Business The Daily Reckoning

  • On the prowl for insight into economists

    The folks over at The Daily Reckoning are on a mission. Their treasure? Insight. Insight into why it is that the smartest economists in the world are so stupid. Incidentally, they hope to understand why the GDP is such a fraudulent measure of prosperity

  • A crisis veiled in public spectacle

    Over the course of three odd decades, billions of dollars were lent to people who shouldn’t have been allowed to borrow lunch money. And now, there are losses in the trillions. The real question is, will the market finally be allowed to correct itself?

  • Did the Feds rig the system?

    Bill Bonner and the analysts over at The Daily Reckoning are feeling fairly vindicated this week. They have been investigating how the federal government may have rigged the system over the past 30 years, directing funds to help the rich get richer.

October 25, 2014

Photos of the weekend

Competitors participate in the Tough Mudder challenge near Winchester in southern England Saturday.

More The Daily Reckoning
  • Did the Feds rig the system?

    Bill Bonner and the analysts over at The Daily Reckoning are feeling fairly vindicated this week. They have been investigating how the federal government may have rigged the system over the past 30 years, directing funds to help the rich get richer.

  • How to 'contain the depression?' More credit, economists claim

    Bill Bonner is not too pleased with economists right now. In his latest post he claims that as a result of their conceits and delusions, trillions of dollars have been clipped from the world’s GDP, billions of people are poorer and their lives shorter.

  • When governments spend wealth, instead of building it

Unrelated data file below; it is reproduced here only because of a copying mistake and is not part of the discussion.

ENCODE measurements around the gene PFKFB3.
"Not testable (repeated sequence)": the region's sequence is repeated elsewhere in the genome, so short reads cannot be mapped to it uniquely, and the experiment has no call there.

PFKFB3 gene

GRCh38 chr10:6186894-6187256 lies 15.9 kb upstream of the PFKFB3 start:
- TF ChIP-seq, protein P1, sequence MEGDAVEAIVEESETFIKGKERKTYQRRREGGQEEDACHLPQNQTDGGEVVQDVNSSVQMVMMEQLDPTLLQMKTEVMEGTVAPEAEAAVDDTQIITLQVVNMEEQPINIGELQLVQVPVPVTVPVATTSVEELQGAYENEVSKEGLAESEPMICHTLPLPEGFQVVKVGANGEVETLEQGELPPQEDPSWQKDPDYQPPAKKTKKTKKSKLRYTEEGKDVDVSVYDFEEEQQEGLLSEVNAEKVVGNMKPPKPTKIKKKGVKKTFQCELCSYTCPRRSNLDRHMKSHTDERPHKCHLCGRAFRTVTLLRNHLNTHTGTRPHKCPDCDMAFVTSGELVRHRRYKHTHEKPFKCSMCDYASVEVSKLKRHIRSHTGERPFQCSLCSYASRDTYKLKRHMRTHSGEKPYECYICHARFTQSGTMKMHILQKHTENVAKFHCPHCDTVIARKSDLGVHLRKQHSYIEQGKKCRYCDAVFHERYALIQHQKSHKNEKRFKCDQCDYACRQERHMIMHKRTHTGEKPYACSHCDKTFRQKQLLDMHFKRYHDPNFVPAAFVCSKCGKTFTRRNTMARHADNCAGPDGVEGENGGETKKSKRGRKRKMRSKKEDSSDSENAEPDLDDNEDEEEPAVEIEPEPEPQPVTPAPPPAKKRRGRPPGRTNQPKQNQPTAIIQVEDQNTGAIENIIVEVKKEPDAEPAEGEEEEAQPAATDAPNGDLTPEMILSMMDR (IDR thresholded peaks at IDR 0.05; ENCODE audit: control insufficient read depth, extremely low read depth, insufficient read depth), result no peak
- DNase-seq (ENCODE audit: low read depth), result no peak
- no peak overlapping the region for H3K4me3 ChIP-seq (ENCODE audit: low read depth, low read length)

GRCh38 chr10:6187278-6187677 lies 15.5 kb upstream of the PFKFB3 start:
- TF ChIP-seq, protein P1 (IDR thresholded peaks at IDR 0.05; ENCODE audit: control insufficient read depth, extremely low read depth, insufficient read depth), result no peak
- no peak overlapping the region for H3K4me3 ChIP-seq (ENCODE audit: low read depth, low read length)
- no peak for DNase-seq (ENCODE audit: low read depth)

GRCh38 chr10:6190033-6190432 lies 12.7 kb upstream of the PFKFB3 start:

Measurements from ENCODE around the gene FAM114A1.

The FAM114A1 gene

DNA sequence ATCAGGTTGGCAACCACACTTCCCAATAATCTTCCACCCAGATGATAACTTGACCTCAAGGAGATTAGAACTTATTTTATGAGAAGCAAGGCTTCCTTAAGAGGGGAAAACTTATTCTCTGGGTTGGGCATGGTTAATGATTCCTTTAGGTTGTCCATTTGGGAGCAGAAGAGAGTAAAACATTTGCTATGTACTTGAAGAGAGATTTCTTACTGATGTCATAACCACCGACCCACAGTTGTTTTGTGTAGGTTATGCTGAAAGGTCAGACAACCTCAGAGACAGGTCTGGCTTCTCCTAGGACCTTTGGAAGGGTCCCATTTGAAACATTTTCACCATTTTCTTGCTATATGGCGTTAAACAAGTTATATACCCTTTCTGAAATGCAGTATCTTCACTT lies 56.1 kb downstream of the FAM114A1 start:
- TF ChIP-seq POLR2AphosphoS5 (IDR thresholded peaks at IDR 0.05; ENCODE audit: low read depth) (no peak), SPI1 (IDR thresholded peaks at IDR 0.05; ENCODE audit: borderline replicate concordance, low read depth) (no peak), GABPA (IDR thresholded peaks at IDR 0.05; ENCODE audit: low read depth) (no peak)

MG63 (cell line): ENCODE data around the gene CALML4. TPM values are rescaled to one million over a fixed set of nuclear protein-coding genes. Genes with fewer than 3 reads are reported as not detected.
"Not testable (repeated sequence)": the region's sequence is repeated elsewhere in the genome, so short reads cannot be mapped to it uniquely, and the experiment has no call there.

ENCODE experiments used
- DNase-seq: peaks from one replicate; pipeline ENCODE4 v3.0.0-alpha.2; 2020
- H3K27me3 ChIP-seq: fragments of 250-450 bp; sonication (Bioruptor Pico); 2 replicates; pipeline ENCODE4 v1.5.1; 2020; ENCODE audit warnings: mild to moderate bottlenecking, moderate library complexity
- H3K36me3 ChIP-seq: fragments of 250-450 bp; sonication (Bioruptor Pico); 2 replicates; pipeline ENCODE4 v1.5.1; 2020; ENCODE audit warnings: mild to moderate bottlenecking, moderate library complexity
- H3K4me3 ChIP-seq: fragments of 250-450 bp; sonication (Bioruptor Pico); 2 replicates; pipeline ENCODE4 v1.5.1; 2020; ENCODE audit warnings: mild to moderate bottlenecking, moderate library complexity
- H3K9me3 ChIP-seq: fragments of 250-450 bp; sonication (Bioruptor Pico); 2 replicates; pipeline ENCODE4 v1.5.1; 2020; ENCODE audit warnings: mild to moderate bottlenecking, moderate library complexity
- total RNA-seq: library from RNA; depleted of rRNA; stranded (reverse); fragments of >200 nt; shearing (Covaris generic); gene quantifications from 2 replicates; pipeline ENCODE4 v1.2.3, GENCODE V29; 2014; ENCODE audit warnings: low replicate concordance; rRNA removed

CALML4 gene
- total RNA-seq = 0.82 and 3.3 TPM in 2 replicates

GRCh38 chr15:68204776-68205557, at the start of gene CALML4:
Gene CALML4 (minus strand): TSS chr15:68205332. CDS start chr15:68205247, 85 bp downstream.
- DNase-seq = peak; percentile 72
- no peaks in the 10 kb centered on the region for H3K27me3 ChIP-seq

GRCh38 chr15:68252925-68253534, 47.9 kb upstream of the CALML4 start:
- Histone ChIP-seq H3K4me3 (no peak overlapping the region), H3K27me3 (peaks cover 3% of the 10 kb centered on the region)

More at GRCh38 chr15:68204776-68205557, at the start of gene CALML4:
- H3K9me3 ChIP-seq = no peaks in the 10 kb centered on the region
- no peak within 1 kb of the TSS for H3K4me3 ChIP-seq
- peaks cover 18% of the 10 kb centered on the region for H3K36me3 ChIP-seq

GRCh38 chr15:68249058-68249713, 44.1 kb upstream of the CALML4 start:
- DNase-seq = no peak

There are times when governments need to build tanks. An economist can’t tell the difference between a Tiger tank and a BMW. But a passenger can. It doesn’t take him long to realize that a tank is no way to travel.

  • The biggest fraud in economics is ... economics?

    What’s the point of having an economy, asks Bill Bonner? It makes no sense to waste trillions of dollars’ worth of resources just to “protect the economy,” he says. The whole point of an economy is to create more stuff, not to waste it.

  • C'est la vie: French emphasize food, gossip over economics, war

    So who's right? The French seem preoccupied with the mistresses of their new chief, and the details of their last meal. Meanwhile back in America, President Barack Obama is happily married, but taking flak for his economic and foreign policies.

  • Are ready for this? Time for round two of the Fed's stimulus plan

    Markets soar when the Fed hints at more money, and crash when it hints that it will sit still. When you operate with an elastic currency, and expand credit 50 times in 50 years, Bill Bonner warns, don't be surprised when the market inevitably falls over.

  • Washington elites talk the new 'US empire'

    A Washington garden party serves as a think tank hothouse, providing the Daily Reckoning with some interesting insights into the current US situation. Representing a variety of backgrounds, the group was united by a hatred of the US "empire."

  • Phony growth, or phony austerity? Pick your poison.

    Europe’s austerity policies nor America’s growth policies have worked. In Europe, governments collectively spent 44.8% of GDP in 2000. Today it is 49.2%. That’s not austerity, that’s stimulus, according to Bill Bonner.

  • The disconnect between household wealth and GDP growth

    Americans' wealth has shrunk so much that, in 2010, median family net worth was no more than it had been in 1992 after adjusting. According to the Fed's report, two decades of accumulated prosperity had vanished, mainly due to falling home prices.

  • Cybergeddon: Did US help develop dangerous new computer virus?

    Bonner takes on "zombies" in the social security system, health care and now the Department of Defense. A new computer virus, allegedly developed by the US and Israel, has him worried about what might happen if it falls into the wrong hands.

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